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  • The Colorblind Constitution: Frederick Douglass on Race and America’s Founding

    In a move one blogger called “Huck Finning the Constitution,” the 112th Congress left out the infamous “three-fifths compromise” in their much-publicized reading of the Constitution on the House floor. The “three-fifths compromise” is a clause in Article I, Section 2, which states the number of Congressional representatives from a state will be calculated, in part, by including “three fifths of all other Persons” who are neither “free Persons” nor “Indians not taxed,” and was understood to apply to the counting of slaves. This clause was later nullified by Section 2 of the 14th Amendment.

    In a classic damned-if-they-do, damned-if-they-don’t predicament, House leaders were faced with the choice between reading the defunct clause aloud, and garnering criticism for seemingly promoting a racist document, or omitting the passage, and being accused of sugar-coating the Constitution’s flaws. In either scenario, the Constitution comes across as an embarrassing older relative, insisting on spouting uncouth remarks, constantly engaging its more politically enlightened offspring in a game of interference.

    Many prominent American intellectuals and civil rights leaders, as well as the bulk of the American academic establishment, claim that America’s founders, and the Constitution they wrote, were fundamentally racist.

    These thought-leaders cite the racial achievement gap in public schools, urban poverty and high rates of crime and incarceration among blacks as signs of the deep alienation with which blacks in America regard traditional American values. Meanwhile, the rhetoric with which they attack the principles of the Founding only encourages, and in some cases helps to generate, this sense of alienation among the black community. But as Peter C. Myers writes in a new First Principles Paper released today by the Heritage Foundation, “It is very difficult to see how the forward- and upward-looking labor required to achieve the ends of justice for all and black elevation in America is to be sustained amid a spreading sentiment of alienation from America.” Myers, professor of political science, counters such critics’ arguments with the story and writings of an iconic figure, the passionately pro-America, pro-Constitution activist and intellectual, Frederick Douglass.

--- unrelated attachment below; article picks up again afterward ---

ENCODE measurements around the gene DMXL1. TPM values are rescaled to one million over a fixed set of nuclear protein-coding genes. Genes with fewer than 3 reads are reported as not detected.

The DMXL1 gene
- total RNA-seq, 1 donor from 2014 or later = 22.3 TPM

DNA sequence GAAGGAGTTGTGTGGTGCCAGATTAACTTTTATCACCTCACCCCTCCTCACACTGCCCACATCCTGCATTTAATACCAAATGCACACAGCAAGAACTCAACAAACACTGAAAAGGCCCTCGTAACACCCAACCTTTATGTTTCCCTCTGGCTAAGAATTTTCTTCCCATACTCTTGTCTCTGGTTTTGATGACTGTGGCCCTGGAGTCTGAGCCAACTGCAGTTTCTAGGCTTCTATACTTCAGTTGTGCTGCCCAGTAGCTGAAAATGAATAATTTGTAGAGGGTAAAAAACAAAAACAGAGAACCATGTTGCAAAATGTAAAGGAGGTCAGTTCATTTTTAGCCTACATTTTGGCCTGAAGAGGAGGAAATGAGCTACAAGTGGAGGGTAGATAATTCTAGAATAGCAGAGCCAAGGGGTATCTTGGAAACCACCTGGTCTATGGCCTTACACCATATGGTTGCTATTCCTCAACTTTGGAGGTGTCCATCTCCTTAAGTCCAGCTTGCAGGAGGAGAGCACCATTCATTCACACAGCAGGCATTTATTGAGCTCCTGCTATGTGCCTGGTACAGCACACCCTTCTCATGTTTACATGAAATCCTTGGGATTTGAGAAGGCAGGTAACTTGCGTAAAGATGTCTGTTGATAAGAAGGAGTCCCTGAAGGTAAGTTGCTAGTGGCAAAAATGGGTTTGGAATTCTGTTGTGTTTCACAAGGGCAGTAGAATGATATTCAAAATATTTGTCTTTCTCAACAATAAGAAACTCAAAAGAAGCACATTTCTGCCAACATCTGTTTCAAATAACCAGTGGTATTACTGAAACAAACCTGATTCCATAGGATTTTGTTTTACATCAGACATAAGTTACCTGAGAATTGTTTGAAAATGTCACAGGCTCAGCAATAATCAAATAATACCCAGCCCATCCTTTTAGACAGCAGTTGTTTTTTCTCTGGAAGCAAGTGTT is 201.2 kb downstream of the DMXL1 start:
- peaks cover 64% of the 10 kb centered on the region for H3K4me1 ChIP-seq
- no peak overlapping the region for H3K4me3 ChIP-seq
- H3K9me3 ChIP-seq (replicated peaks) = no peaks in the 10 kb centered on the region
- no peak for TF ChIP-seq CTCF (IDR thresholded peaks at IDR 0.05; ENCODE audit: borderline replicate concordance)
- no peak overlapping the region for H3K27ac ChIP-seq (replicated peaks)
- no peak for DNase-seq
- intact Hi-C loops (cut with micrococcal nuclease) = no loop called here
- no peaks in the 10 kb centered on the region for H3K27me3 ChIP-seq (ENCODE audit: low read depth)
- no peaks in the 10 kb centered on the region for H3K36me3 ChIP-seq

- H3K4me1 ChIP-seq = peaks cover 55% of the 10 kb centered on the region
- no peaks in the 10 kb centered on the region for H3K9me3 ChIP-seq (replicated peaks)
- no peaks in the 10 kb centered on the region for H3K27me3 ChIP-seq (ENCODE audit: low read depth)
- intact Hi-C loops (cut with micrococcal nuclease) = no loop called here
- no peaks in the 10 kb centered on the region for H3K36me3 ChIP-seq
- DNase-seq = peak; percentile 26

Myers writes, “The principles of natural human rights set forth in the declaration of Independence, Douglass was convinced, represent a permanent, universal truth as well as the most practically powerful moral and political theory ever conceived. It was above all in America’s original and unforgettable dedication to those principles that Douglass found reason to love and identify with his country, despite the injustices that he and his people had suffered.”

    The tale of Douglass’s education, escape from slavery and ascent to leadership of the abolitionist movement is familiar to any high school American history student. But less examined is the story of his intellectual transformation, from a follower of radical rejecter of the Constitution, William Lloyd Garrison, to an ardent defender of the self-evident truths embodied uniquely in America’s founding documents. Perhaps Douglass’s awakening belief in the special position of America in the world and her unparalleled promise of freedom is first seen in his choice to return to the country of his former enslavement, after a sojourn in Britain—returning not simply to end the institution of slavery there, but to promote the integration of freedmen into American society. After the abolition of slavery and the end of the Civil War, Douglass rejected alike the demands of white supremacists who demanded a separate, degraded legal status for freedmen, and the solutions forwarded by black leaders who suggested mass emigration by freedmen and the formation of self-segregated new colonies. Rather, Douglass asserted, “I know of no soil better adapted to the growth of reform than American soil.” Diametrically opposed to critics—yesterday and today—who claim that the Constitution is a fundamentally racist and pro-slavery document, Douglass held that:

    I base my sense of the certain overthrow of slavery, in part, upon the nature of the American Government, the Constitution, the tendencies of the age, and the character of the American people….The Constitution, as well as the Declaration of Independence, and the sentiments of the founders of the Republic, give us a platform broad enough, and strong enough, to support the most comprehensive plans for the freedom and elevation of all the people of this country, without regard to color, class, or clime.

    Rejecting America’s founding principles and documents because of the country’s earliest mistakes is throwing the baby out with the bathwater, on a grand scale. Myers writes, “Most urgently, [Douglass] taught [black Americans] to reject the spirit of alienation, which he saw as the greatest danger to any people’s liberation and elevation.”

    Returning to 2011, and the first day of the first session of America’s 112th Congress, the critics of that country’s Constitution, especially those who decry it as a hopeless anachronism, might realize, if they listen carefully, they can hear in its words the passion and dedication of a former slave who bettered his country by honoring its highest principles despite all odds.

    Posted in First Principles [slideshow_deploy]